NFL owners voted unanimously to move Super Bowl LV in February 2021 from Los Angeles to Raymond James Stadium in Tampa on Tuesday.
The move came as a result of the delay in the opening of the new stadium for the Chargers and Rams in L.A. Los Angeles will instead host the Super Bowl in 2022.
The two teams in L.A. announced last week that heavy rains would push back the opening of the new stadium:
Unfortunately, Southern California experienced record-setting rain this winter. Despite bringing drought relief to the region, the rain fell during the mass excavation period of construction when no other work could proceed in wet conditions. As a result, we experienced significant delays and lost the better part of two months from early January into the beginning of March.
In the best interest of the project, we have decided to move the opening date to summer of 2020. This new target gives us flexibility to accommodate any additional delays that may arise while still delivering an unparalleled experience upon opening. This is a stadium that Angelenos, visitors and world-class athletes will celebrate for years to come, and we are committed to making sure this venue is exceptional from the day it opens.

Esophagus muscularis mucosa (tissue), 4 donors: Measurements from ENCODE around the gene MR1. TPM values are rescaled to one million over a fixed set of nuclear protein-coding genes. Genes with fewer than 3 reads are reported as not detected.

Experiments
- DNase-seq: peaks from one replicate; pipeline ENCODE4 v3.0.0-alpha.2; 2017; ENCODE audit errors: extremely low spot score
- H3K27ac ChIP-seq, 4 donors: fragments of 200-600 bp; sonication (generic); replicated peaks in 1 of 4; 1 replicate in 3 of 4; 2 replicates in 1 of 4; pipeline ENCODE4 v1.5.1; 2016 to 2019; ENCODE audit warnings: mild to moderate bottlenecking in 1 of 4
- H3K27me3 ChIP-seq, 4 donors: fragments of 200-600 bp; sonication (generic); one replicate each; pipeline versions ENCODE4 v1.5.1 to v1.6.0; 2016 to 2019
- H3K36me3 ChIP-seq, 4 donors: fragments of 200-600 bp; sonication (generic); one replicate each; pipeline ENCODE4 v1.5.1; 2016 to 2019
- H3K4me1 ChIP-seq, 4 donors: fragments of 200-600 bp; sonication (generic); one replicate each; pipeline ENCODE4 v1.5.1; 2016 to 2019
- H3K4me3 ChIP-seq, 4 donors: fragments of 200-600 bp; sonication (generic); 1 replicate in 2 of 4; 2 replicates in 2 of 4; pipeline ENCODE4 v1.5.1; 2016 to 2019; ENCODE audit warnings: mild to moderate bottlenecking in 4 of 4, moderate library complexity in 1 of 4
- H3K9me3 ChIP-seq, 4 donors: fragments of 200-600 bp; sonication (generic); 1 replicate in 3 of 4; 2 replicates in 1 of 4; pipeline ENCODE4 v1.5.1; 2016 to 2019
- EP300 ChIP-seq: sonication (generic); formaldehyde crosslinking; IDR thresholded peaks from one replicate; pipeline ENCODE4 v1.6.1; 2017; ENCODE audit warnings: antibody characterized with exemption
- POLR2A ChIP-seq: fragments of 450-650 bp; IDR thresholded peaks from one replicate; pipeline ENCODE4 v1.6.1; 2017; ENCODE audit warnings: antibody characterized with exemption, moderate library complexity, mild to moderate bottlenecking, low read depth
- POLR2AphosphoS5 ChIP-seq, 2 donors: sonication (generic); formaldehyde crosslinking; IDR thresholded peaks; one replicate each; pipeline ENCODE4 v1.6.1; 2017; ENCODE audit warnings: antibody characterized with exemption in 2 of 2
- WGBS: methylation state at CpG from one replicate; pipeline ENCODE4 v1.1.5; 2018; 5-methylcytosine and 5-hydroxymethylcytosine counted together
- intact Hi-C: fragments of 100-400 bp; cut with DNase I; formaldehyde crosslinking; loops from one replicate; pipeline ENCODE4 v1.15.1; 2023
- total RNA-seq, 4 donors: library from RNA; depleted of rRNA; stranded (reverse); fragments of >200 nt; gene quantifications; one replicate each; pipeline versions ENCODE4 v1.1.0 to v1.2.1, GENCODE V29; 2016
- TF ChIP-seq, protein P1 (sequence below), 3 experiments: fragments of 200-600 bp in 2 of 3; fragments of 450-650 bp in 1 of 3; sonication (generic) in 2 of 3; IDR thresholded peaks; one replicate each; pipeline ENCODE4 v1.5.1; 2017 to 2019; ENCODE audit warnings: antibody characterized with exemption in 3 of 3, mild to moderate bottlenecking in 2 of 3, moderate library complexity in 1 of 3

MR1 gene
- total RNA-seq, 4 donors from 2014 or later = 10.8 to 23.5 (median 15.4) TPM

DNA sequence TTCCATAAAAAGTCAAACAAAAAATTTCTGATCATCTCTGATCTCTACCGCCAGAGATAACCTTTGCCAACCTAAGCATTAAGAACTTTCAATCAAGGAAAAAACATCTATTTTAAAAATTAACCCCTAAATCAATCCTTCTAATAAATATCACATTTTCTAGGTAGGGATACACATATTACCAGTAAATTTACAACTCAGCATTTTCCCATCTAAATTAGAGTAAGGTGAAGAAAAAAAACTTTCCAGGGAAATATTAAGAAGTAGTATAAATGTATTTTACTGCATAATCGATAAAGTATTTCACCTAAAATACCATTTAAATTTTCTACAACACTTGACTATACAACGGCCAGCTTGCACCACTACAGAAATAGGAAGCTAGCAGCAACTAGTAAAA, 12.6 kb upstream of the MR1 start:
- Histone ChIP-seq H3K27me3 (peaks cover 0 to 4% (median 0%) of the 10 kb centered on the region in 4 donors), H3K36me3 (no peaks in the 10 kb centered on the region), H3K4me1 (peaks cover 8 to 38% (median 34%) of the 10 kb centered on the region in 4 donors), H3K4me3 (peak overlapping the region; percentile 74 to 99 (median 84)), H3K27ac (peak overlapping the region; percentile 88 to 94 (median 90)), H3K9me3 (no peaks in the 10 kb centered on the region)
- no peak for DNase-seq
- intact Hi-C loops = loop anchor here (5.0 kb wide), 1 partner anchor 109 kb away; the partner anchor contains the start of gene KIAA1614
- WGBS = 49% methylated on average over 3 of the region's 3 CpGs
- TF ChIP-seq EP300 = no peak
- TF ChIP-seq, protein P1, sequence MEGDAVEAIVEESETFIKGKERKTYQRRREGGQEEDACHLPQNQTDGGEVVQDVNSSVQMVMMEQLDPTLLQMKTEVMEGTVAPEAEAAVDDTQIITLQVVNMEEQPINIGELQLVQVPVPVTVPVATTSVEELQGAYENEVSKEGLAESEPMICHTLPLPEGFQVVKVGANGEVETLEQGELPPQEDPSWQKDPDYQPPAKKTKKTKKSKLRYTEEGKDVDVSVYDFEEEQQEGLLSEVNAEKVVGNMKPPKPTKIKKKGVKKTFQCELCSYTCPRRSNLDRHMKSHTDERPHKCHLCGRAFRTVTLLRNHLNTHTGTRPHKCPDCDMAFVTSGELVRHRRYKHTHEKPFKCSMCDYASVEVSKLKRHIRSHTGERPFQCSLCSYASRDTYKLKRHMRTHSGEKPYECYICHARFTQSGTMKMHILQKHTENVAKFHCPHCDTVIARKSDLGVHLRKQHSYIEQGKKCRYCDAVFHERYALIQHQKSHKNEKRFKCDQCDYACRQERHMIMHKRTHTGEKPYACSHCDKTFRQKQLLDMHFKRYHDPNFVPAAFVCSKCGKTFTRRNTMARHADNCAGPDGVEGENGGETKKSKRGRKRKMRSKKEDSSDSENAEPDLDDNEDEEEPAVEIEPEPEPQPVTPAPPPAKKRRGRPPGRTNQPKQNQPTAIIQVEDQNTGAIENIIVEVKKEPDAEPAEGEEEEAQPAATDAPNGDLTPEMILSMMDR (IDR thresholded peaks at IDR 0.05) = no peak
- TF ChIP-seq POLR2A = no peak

Though the stadium will be open the NFL has a rule stating stadiums must be open for at least two seasons before they can host a Super Bowl.
Tampa was the runner-up for the Super Bowl LV bid and Raymond James has been undergoing major renovations in the past two years.
The last Super Bowl Tampa hosted was in 2008.